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The Latest Studies about Lou Gehrigs Disease



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Lou Gehrig's disease—amyotrophic lateral sclerosis (ALS) is a disease of the neurons that activate muscles. These inactivated nerve cells originate in the brain and spinal cord. The disease is progressive and the muscles that are cut off from nourishment because of diseased neurons shrink and are no long able to function. Complete paralysis often results in the last stages of the disease. Genetic study

Two recent studies by the ALS Association have found a genetic origin to Lou Gehrig’s disease. At least that’s the most common cause.  A mutation—a change from the original form—has been found where a short DNA sequence repeats itself many times. This is not how the normal sequence of events in non-diseased DNA is supposed to act.

Another study: The National Institute on Aging found a gene on chromosome 9p21, in a “non-coding region” with the repeating motion. This has been attributed to over half of the ALS in Finland and “more than a third in other European populations.”

A Mayo Clinic study furthers the knowledge about genetics and ALS by believing the fault is in the RNA molecule. The RNA is the delivery system for the DNA code and when there’s an anomaly within this area, it cannot carry the message forward. Instead of carrying out the procedure of activating the muscles, the RNA binds to certain proteins and forms clumps.

This report advanced the knowledge about ALS and several independent groups have come to the same conclusions about gene 9p21. This has been proven by recent GWA (genome wide association) studies.

Drosphila fly model study in disease origin

“The investigators demonstrate that the drosophila TDP-43 and FUS/TLS proteins bind to each other, and using the mutant proteins linked to familial-ALS, they show that these proteins work together in a common genetic pathway.”

Although they understand, or believe wholeheartedly that these two genes work together to cause the disease, they’re still at a loss to understand how this comes about.

An upcoming study

A new drug designed to shut down or reduce the RNA—ribonucleic acid response—is on its way to being tested. This drug and this new possibility for cures for ALS came about because of the studies listed above. The drug, called the antisense approach was first given the go ahead by the ALS Association in 2003. Its intended purpose is to stall or reduce the amount of SOD1 protein. Scientists working along these lines have determined that about 20 percent of ALS inherited cases is started in this way.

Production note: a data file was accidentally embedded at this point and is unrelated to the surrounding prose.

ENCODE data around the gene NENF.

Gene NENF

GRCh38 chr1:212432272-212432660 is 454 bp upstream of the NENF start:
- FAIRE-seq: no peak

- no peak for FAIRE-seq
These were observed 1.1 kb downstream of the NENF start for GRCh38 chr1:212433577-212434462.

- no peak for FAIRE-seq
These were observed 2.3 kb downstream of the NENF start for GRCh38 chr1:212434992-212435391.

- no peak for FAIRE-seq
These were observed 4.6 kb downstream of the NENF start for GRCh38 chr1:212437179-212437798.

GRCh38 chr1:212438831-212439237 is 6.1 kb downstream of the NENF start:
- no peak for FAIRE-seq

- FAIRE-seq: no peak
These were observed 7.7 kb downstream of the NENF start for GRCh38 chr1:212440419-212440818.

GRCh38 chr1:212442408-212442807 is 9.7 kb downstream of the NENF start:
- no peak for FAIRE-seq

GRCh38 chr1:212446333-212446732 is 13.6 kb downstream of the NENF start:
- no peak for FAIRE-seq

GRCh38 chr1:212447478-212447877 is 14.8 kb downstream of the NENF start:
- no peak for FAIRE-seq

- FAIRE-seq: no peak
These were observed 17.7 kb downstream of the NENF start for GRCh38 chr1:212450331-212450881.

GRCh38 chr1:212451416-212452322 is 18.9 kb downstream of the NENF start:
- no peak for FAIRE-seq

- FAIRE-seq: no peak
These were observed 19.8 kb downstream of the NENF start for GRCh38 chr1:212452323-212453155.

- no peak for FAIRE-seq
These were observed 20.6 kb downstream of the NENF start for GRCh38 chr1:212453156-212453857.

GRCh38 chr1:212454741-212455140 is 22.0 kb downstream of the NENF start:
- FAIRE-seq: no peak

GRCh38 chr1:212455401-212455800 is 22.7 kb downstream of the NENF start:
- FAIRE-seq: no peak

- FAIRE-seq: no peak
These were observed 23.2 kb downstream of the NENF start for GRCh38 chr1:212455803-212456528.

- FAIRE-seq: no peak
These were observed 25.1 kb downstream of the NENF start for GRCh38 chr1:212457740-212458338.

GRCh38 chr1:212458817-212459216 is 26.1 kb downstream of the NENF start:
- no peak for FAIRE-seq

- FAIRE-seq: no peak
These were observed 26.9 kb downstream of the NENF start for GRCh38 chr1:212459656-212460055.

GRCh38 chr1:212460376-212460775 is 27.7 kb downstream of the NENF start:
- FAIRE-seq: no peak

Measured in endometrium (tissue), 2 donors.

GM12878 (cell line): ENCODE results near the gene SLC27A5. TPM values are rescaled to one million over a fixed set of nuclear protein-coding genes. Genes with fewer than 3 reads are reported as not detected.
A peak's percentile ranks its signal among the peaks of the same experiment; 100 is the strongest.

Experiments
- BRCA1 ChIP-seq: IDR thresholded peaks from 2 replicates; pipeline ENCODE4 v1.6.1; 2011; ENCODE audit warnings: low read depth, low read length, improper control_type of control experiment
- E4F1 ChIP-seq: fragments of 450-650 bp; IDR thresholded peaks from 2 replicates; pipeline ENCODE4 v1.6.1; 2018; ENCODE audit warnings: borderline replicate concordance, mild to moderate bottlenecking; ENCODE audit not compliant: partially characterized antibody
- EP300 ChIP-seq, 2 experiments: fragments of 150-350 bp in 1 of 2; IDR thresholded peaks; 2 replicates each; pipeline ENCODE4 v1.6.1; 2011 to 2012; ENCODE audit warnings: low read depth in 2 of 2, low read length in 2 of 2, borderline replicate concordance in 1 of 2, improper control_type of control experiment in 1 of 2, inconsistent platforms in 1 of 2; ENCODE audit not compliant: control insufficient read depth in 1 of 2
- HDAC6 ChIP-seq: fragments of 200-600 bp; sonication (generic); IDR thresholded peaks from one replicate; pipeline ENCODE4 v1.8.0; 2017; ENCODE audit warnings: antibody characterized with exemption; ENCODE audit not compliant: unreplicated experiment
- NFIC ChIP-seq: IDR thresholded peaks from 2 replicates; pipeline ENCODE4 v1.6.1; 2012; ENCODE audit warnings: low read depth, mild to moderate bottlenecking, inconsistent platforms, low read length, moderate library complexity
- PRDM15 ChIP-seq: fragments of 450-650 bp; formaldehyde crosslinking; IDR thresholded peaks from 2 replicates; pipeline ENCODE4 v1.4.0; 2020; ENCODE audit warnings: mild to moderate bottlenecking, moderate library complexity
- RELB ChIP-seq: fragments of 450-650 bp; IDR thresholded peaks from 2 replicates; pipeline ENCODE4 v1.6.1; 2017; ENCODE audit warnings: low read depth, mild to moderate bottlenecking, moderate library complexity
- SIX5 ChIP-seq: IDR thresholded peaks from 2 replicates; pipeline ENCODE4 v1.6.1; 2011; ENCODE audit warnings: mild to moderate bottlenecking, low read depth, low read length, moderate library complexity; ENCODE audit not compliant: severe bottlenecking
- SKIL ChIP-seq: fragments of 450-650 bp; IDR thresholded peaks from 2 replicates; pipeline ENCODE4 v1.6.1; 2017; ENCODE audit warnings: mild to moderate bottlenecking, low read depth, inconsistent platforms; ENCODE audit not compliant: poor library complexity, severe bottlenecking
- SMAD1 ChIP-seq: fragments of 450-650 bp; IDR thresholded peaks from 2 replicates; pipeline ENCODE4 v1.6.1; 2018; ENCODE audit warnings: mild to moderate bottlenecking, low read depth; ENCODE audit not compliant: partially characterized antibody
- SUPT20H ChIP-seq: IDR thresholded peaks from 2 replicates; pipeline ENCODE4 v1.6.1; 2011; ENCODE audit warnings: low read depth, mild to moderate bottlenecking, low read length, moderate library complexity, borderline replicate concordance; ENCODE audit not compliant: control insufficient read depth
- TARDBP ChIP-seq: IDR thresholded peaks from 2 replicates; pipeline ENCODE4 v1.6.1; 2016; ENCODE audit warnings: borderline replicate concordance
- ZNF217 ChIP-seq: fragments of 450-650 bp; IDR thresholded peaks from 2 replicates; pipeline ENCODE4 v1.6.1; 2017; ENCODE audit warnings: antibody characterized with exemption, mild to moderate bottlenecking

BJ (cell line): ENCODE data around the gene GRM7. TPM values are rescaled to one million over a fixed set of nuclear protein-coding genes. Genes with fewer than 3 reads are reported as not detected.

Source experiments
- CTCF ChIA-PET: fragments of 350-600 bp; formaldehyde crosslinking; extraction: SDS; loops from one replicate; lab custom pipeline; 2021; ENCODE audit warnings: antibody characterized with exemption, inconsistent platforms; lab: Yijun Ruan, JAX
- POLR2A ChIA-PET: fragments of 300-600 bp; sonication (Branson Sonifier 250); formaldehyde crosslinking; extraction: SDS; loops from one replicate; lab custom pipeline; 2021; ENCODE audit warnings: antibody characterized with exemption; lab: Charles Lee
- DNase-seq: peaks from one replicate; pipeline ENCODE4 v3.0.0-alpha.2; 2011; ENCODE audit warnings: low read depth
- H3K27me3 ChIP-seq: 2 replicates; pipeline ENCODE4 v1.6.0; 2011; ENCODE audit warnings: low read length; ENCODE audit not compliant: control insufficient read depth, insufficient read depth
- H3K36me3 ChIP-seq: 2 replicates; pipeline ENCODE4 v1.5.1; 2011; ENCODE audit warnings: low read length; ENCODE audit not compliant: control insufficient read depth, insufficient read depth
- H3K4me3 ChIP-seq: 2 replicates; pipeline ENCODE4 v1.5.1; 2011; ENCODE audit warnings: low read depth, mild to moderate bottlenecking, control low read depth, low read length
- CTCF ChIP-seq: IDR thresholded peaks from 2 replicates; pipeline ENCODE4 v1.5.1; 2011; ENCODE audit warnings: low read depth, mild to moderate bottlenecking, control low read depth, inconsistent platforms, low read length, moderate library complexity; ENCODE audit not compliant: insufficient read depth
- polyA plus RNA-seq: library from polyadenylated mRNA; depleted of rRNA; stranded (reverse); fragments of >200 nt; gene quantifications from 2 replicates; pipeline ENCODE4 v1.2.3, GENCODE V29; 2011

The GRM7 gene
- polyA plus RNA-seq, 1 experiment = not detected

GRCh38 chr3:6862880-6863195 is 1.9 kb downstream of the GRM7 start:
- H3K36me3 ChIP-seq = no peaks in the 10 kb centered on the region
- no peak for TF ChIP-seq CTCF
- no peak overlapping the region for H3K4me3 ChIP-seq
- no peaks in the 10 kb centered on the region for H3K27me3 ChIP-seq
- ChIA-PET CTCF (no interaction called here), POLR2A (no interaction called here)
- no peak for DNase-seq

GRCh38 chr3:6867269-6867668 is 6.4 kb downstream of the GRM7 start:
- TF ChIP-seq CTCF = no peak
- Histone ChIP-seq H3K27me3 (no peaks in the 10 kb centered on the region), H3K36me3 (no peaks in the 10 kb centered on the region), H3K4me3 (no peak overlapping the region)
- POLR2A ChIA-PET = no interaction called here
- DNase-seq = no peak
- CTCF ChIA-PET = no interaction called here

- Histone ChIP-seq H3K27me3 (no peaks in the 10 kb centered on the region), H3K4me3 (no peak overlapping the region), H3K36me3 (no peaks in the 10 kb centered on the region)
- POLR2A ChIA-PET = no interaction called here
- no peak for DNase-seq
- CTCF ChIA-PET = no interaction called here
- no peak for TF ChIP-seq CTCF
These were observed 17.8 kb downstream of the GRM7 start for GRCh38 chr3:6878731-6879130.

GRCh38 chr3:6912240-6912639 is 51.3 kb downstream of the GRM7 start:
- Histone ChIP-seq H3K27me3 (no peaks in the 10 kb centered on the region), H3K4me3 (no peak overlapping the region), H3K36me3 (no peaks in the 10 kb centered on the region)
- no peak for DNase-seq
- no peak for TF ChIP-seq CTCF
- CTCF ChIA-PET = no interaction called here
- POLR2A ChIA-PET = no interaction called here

Other Scientific studies outside of ALS Association

The University of Pennsylvania Study working on the clumping of the RNA and the recent genetic discoveries have interesting observations to make.

A New York Times article that says some brain trauma resembles ALS is a study also leading forward with information concerning what’s being done about bringing about a cure or at least halting the progression of the disease. 

Most interesting is the suggestion that the many athletes that have succumbed to ALS, may have been injured while in the practice of their sport. While this theory is yet unproven, a few weeks ago a news broadcast did caution against the dangers of hard knocks and concussions to the head during the rigors of football.

ALS was not mentioned, but hindsight now brings that bit of TV commentary to the forefront. The brain is a delicate membrane and that is why it’s protected by such a thick skull. When DNA was being mapped out by the creator, there was not even an inkling of the rugged sport of football. And that brings up another possibility, the mutations, were these two brought about by hard knocks to the head? Further studies may show that is not too improbable as a possibility.

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ARTICLE SOURCES AND CITATIONS
  • InfoBoxCallToAction ActionArrowhttp://www.alsa.org/about-als/
  • InfoBoxCallToAction ActionArrowhttp://www.alsa.org/news/archive/9p21-abnormaility.html
  • InfoBoxCallToAction ActionArrowhttp://www.alsa.org/news/archive/genome-study-identifies-link.html
  • InfoBoxCallToAction ActionArrowhttp://www.alsa.org/assets/pdfs/columbia_journal-article.pdf
  • InfoBoxCallToAction ActionArrowhttp://www.alsa.org/research/clinical-trails/clinical-trial-for-sod1.html
  • InfoBoxCallToAction ActionArrowhttp://health.upenn.edu/news/News_Releases/2011/04/als-protein-fus/
  • InfoBoxCallToAction ActionArrowhttp://www.nytimes.com/2010/08/18/sports/18geherig.html?pagewanted=all